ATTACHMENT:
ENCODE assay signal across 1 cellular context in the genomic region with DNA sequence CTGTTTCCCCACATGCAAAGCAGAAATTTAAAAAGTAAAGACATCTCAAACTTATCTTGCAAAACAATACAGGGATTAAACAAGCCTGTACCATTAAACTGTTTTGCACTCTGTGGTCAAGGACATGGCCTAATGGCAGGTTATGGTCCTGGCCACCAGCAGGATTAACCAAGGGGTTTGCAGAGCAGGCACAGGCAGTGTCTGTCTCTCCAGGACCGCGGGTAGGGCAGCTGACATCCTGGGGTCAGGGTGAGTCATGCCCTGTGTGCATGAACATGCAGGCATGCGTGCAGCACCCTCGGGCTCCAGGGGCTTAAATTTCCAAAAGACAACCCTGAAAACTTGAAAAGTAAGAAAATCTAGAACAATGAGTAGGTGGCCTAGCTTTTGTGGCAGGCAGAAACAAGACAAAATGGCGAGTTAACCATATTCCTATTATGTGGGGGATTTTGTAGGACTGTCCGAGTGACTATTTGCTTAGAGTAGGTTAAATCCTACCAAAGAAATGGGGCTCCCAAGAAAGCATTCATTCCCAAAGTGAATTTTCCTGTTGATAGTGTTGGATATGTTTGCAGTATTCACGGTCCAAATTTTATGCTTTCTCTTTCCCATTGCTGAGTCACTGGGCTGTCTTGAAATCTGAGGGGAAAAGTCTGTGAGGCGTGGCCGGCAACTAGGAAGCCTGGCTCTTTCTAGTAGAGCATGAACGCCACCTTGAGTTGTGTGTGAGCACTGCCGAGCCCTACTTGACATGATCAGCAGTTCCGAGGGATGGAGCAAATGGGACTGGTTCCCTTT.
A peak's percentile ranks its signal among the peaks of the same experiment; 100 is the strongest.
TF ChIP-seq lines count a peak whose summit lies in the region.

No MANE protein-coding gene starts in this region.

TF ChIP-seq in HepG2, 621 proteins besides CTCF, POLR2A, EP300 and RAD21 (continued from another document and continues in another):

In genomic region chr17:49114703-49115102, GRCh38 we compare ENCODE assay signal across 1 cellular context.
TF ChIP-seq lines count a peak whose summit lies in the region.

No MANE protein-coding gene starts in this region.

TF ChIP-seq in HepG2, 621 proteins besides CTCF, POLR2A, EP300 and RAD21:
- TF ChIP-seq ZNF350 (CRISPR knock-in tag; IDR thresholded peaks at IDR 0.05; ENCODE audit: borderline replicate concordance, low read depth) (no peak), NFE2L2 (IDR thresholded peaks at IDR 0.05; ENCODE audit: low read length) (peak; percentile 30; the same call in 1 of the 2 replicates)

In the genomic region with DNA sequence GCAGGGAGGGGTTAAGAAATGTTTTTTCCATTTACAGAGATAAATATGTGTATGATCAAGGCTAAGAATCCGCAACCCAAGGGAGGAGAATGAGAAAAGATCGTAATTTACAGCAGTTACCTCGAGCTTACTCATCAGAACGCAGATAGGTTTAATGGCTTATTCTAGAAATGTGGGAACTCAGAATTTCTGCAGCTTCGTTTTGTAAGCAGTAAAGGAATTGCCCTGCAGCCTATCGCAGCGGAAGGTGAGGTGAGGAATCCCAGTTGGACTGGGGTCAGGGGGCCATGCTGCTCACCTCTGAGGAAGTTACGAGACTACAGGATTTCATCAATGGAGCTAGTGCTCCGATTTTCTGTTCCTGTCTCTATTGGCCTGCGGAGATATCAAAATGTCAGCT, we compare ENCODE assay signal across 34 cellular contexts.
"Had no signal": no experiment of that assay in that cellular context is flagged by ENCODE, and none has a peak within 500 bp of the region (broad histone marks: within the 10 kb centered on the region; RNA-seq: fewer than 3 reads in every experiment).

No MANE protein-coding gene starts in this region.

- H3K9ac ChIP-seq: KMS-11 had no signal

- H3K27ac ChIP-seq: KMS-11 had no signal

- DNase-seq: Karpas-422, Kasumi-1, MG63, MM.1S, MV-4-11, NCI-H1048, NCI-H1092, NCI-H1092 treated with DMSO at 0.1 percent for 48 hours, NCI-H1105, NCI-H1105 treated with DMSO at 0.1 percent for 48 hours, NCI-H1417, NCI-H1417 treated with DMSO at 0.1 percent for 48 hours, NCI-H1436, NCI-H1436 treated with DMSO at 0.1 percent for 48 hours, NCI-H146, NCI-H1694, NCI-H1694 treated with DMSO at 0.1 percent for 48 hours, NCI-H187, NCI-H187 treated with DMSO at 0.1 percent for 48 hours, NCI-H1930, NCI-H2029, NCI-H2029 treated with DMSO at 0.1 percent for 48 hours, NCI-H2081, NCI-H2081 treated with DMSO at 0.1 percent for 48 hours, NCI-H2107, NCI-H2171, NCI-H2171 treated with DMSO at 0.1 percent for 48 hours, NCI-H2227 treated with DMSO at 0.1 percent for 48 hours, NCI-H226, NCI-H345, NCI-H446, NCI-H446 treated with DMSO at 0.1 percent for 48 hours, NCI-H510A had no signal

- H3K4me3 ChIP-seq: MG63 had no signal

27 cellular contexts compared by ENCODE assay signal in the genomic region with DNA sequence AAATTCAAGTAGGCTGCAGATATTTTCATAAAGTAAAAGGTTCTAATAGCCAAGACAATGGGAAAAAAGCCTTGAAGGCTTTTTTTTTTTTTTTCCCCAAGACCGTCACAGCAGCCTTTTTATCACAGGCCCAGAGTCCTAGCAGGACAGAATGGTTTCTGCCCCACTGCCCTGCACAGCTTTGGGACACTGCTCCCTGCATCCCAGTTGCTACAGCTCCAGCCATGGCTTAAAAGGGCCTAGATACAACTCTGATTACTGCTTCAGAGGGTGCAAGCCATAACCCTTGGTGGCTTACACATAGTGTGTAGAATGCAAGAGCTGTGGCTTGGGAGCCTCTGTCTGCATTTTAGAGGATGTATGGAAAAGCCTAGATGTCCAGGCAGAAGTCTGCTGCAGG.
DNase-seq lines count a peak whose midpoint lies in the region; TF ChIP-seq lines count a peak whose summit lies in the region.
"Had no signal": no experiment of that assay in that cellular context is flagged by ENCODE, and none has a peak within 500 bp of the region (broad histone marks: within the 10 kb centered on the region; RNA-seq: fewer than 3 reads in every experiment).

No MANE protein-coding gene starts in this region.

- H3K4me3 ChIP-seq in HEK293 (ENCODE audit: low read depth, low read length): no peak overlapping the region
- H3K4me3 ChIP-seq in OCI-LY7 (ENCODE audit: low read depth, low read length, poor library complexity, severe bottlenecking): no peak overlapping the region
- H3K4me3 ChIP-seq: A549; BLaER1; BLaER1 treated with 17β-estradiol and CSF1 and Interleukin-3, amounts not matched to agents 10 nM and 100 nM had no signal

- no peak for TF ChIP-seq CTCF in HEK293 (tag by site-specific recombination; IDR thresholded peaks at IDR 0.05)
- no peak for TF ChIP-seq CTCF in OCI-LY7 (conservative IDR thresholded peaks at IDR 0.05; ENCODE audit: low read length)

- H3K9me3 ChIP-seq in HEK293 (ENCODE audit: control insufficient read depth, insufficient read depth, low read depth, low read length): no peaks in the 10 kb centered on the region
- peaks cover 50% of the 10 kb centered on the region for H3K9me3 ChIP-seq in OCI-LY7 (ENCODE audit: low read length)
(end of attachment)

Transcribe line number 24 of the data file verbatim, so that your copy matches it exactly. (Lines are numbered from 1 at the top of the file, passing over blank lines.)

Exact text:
- H3K4me3 ChIP-seq: A549; BLaER1; BLaER1 treated with 17β-estradiol and CSF1 and Interleukin-3, amounts not matched to agents 10 nM and 100 nM had no signal